A federal judge in Alexandria has upheld a jury's finding in November that right-wing political leader Lyndon H. LaRouche Jr. interfered with the NBC television network's news-gathering operation, but reduced the judgment against LaRouche from $3 million to $200,000.

U.S. District Court Judge James C. Cacheris also said that LaRouche's testimony that he is almost penniless is "completely lacking in credibility."

LaRouche said in testimony that he has no income, that he has not filed an income tax return for 10 years, and that he does not know who pays for his food, rent on his Loudoun County mansion, or other expenses.

"Contrary to his testimony, LaRouche's lavish life style discussed at trial shows that he lives like a millionaire," Cacheris wrote in his Wednesday ruling.

After a nine-day trial, a federal jury found Nov. 1 that NBC had not libeled LaRouche in two broadcasts last year in which LaRouche was characterized as the head of a "political cult" that harasses critics and is trained in paramilitary tactics.

The six-person jury also found in favor of NBC in a countersuit charging that LaRouche's group tried to sabotage a network interview with Sen. Daniel Patrick Moynihan (D-N.Y.) NBC had alleged that LaRouche followers impersonated an NBC employe and a Senate aide to try to call off the interview. NBC later interviewed Moynihan.

The jury awarded NBC $2,000 in "actual damages" -- the amount the network is supposed to have lost because of LaRouche's actions. The jury also awarded NBC $3 million in "punitive damages" to discourage such activity in the future.

LaRouche appealed the finding that he had interfered with NBC, arguing that the jury acted out of undue emotion after one jury member was excused because of fears for her personal safety.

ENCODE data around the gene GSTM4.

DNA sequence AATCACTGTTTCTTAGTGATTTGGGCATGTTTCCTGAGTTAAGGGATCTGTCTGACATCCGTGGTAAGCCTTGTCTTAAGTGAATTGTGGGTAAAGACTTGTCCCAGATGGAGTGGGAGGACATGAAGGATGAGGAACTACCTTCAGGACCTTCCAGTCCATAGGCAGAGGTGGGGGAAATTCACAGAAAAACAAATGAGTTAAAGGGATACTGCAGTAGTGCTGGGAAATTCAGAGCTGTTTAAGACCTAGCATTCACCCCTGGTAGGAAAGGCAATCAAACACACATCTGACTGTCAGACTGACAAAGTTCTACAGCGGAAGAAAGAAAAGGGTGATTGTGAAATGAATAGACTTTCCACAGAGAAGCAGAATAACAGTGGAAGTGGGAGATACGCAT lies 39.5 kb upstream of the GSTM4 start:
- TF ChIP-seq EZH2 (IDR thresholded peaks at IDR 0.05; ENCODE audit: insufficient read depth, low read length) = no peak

Cacheris rejected that argument, noting that the jury was "unusually attentive and intelligent."

But Cacheris struck down the $3 million judgment, saying that punitive damages should be reasonably in line with the "actual" damages suffered.

He said that a ratio of 1,500-to-1 between punitive and actual damages, such as the jury had set, was "excessive."

Instead, Cacheris set punitive damages at $200,000. He said LaRouche should be required to pay this "unusually high award" because the allegation that he has tried to interfere with news-gathering is "a very serious charge." LaRouche, Cacheris writes, "attempts to impede and intimidate the press in gathering news."

"The jurors heard many examples of similar harassing tactics employed against reporters who were attempting to do stories about LaRouche," the judge wrote, citing testimony about an NBC reporter in Chicago who, soon after starting research on LaRouche, found flyers in her neighborhood charging she was a call girl.

The judge also ruled that LaRouche's statements that he has almost no assets and that his "friends" support him financially are "completely lacking in credibility." He noted that LaRouche's 1984 presidential campaign spent up to $250,000 for each of a number of campaign television advertisements.

In an effort to show he cannot pay NBC any money, LaRouche said in a recent affidavit that his total assets are $5,000, including $3,700 in cash, some books and record albums, and three guns.

NBC has three weeks to decide whether to accept the $200,000 judgment or have a new trial to set damages. Peter Stackhouse, NBC's attorney, said yesterday he is not certain what the network will do.

But he said NBC is "very gratified that the court . . . found LaRouche is responsible for the interference in its activities."

LaRouche's lawyer, Robert Rossi, said he has no comment on the substance of Cacheris' decision, but said he will recommend appealing it to the U.S. Court of Appeals in Richmond. LaRouche already has appealed his loss in the libel suit to the higher court.